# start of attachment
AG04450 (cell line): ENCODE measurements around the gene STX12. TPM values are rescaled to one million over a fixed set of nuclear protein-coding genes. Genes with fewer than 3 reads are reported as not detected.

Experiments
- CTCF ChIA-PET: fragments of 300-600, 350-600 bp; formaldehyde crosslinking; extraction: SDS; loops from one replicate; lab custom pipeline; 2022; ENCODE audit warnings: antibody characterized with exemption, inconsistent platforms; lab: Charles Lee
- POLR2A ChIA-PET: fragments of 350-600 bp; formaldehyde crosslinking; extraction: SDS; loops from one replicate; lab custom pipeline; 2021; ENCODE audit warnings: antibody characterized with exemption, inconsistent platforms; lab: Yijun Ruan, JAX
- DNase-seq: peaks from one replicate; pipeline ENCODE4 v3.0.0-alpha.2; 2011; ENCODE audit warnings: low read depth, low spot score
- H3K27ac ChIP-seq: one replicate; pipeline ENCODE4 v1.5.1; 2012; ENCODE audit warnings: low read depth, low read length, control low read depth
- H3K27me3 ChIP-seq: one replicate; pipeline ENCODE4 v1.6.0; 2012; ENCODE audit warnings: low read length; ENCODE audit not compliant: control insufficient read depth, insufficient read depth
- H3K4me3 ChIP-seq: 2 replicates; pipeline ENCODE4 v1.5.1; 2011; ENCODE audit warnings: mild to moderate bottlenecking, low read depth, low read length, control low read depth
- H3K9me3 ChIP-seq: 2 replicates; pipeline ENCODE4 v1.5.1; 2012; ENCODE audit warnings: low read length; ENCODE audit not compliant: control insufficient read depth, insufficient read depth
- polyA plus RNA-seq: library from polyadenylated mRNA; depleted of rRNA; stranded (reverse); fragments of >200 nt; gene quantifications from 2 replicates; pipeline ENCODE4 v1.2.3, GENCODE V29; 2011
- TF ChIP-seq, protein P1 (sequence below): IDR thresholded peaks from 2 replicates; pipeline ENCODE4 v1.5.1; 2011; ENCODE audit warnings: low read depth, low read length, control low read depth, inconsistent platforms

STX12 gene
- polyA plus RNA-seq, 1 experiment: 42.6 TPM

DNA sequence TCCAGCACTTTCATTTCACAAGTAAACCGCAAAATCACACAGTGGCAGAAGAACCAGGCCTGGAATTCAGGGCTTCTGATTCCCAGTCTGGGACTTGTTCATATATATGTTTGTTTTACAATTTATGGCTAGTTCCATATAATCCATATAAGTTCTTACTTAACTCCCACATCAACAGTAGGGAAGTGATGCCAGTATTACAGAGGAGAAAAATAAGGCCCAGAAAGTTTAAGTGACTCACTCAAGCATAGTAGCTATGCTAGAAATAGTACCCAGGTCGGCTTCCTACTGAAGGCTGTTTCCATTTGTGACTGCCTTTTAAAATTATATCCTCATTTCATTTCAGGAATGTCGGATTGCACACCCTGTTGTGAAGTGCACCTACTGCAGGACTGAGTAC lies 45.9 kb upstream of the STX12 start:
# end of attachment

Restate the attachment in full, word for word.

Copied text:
AG04450 (cell line): ENCODE measurements around the gene STX12. TPM values are rescaled to one million over a fixed set of nuclear protein-coding genes. Genes with fewer than 3 reads are reported as not detected.

Experiments
- CTCF ChIA-PET: fragments of 300-600, 350-600 bp; formaldehyde crosslinking; extraction: SDS; loops from one replicate; lab custom pipeline; 2022; ENCODE audit warnings: antibody characterized with exemption, inconsistent platforms; lab: Charles Lee
- POLR2A ChIA-PET: fragments of 350-600 bp; formaldehyde crosslinking; extraction: SDS; loops from one replicate; lab custom pipeline; 2021; ENCODE audit warnings: antibody characterized with exemption, inconsistent platforms; lab: Yijun Ruan, JAX
- DNase-seq: peaks from one replicate; pipeline ENCODE4 v3.0.0-alpha.2; 2011; ENCODE audit warnings: low read depth, low spot score
- H3K27ac ChIP-seq: one replicate; pipeline ENCODE4 v1.5.1; 2012; ENCODE audit warnings: low read depth, low read length, control low read depth
- H3K27me3 ChIP-seq: one replicate; pipeline ENCODE4 v1.6.0; 2012; ENCODE audit warnings: low read length; ENCODE audit not compliant: control insufficient read depth, insufficient read depth
- H3K4me3 ChIP-seq: 2 replicates; pipeline ENCODE4 v1.5.1; 2011; ENCODE audit warnings: mild to moderate bottlenecking, low read depth, low read length, control low read depth
- H3K9me3 ChIP-seq: 2 replicates; pipeline ENCODE4 v1.5.1; 2012; ENCODE audit warnings: low read length; ENCODE audit not compliant: control insufficient read depth, insufficient read depth
- polyA plus RNA-seq: library from polyadenylated mRNA; depleted of rRNA; stranded (reverse); fragments of >200 nt; gene quantifications from 2 replicates; pipeline ENCODE4 v1.2.3, GENCODE V29; 2011
- TF ChIP-seq, protein P1 (sequence below): IDR thresholded peaks from 2 replicates; pipeline ENCODE4 v1.5.1; 2011; ENCODE audit warnings: low read depth, low read length, control low read depth, inconsistent platforms

STX12 gene
- polyA plus RNA-seq, 1 experiment: 42.6 TPM

DNA sequence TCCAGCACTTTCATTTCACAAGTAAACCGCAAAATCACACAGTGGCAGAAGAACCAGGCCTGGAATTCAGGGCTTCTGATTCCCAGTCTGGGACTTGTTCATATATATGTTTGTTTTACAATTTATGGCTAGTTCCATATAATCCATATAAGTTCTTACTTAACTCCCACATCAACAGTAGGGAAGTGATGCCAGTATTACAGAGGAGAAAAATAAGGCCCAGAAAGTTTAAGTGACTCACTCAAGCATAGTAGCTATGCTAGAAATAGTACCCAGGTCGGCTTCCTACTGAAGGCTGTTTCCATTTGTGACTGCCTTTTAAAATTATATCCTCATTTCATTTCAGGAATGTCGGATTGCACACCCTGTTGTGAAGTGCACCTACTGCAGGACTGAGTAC lies 45.9 kb upstream of the STX12 start: